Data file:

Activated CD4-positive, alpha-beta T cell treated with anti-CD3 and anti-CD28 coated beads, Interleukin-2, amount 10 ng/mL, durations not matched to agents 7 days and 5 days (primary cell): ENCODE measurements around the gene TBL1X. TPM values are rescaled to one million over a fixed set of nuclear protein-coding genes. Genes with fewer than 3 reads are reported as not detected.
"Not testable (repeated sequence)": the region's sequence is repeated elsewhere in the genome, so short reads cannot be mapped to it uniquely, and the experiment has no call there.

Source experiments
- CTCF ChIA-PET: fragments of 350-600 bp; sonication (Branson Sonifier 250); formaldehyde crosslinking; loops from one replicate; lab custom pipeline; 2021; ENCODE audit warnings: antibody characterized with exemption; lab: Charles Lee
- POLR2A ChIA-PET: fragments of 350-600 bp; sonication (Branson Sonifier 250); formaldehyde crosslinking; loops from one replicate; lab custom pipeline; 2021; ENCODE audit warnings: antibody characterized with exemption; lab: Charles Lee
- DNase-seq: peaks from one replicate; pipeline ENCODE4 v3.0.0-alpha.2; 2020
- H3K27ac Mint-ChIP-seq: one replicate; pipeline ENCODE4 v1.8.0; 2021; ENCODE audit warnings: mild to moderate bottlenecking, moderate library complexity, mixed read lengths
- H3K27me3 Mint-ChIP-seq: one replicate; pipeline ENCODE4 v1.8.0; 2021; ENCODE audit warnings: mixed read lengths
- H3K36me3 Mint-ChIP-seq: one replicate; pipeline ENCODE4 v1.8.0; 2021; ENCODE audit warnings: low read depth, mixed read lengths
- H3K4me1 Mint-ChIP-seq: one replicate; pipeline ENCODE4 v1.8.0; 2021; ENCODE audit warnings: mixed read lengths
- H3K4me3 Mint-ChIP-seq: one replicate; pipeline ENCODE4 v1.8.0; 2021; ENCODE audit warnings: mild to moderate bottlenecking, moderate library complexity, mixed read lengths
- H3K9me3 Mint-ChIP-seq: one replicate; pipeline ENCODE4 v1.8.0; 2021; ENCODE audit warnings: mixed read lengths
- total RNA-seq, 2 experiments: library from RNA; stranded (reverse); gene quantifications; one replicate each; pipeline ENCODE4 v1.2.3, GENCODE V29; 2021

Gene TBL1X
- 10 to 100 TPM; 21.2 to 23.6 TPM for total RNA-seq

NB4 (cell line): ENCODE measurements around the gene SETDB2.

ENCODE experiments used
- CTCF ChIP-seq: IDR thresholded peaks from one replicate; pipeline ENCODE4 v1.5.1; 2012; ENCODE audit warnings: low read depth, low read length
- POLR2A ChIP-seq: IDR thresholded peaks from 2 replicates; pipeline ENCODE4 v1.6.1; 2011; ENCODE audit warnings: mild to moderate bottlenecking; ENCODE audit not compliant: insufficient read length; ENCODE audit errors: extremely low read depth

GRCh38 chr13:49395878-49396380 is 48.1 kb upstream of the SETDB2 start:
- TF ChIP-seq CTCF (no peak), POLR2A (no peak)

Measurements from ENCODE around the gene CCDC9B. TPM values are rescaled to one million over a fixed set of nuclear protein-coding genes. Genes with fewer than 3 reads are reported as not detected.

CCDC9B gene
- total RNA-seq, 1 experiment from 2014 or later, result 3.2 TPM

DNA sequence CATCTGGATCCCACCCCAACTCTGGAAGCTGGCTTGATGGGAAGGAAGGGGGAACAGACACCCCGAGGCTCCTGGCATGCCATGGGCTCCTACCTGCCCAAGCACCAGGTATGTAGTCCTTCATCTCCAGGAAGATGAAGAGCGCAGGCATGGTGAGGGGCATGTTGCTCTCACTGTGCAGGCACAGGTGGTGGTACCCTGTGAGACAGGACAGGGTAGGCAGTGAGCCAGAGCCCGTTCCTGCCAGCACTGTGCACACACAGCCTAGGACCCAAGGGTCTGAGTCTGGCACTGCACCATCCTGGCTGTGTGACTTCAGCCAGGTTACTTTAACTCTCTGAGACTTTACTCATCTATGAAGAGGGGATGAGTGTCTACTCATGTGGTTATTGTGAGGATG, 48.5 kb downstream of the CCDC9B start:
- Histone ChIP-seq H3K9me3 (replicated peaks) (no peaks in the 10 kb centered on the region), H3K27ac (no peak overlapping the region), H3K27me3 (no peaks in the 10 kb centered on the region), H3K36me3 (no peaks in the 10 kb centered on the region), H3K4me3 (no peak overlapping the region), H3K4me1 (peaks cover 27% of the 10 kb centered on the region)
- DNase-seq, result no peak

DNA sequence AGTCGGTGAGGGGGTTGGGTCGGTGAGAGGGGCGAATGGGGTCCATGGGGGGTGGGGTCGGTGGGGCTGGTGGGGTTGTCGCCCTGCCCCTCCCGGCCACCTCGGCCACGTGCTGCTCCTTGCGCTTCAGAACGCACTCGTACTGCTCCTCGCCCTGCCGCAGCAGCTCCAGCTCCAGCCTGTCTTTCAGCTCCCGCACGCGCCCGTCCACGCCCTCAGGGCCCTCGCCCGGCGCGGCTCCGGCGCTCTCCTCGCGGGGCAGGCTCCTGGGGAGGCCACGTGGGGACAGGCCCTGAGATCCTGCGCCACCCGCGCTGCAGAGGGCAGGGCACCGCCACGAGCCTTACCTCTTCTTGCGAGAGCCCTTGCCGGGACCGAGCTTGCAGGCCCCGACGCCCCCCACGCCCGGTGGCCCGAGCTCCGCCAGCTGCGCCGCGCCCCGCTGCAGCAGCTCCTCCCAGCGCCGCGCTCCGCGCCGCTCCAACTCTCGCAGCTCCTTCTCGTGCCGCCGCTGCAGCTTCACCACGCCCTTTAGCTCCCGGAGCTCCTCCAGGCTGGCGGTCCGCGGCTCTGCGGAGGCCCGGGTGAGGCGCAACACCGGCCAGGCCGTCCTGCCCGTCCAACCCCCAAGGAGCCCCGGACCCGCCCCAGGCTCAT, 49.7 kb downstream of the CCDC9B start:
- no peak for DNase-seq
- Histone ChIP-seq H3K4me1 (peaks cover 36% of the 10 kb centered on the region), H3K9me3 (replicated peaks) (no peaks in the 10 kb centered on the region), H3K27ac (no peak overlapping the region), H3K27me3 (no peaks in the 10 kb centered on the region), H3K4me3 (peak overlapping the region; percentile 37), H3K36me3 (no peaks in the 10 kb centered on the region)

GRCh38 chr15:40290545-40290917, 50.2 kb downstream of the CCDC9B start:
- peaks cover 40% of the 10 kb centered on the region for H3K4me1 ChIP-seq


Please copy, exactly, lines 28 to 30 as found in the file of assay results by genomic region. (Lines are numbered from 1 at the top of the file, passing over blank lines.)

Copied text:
DNA sequence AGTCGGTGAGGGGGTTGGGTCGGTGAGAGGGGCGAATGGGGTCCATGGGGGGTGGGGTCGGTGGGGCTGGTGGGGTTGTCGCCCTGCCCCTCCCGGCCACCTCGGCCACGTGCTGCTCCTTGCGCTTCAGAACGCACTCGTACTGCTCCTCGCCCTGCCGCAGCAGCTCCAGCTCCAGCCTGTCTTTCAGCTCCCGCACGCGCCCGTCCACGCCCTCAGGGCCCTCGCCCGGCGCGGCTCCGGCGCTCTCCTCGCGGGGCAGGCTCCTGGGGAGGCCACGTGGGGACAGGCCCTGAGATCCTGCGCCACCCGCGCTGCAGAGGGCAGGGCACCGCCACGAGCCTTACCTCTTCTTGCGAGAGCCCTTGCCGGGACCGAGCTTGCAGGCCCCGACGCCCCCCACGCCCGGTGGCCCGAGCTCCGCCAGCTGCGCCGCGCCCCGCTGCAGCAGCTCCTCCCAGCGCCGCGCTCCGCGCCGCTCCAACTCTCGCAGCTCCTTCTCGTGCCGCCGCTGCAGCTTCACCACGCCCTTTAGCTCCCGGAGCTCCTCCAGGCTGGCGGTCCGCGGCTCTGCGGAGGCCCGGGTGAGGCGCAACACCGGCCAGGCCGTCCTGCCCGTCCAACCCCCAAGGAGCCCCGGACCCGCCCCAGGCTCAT, 49.7 kb downstream of the CCDC9B start:
- no peak for DNase-seq
- Histone ChIP-seq H3K4me1 (peaks cover 36% of the 10 kb centered on the region), H3K9me3 (replicated peaks) (no peaks in the 10 kb centered on the region), H3K27ac (no peak overlapping the region), H3K27me3 (no peaks in the 10 kb centered on the region), H3K4me3 (peak overlapping the region; percentile 37), H3K36me3 (no peaks in the 10 kb centered on the region)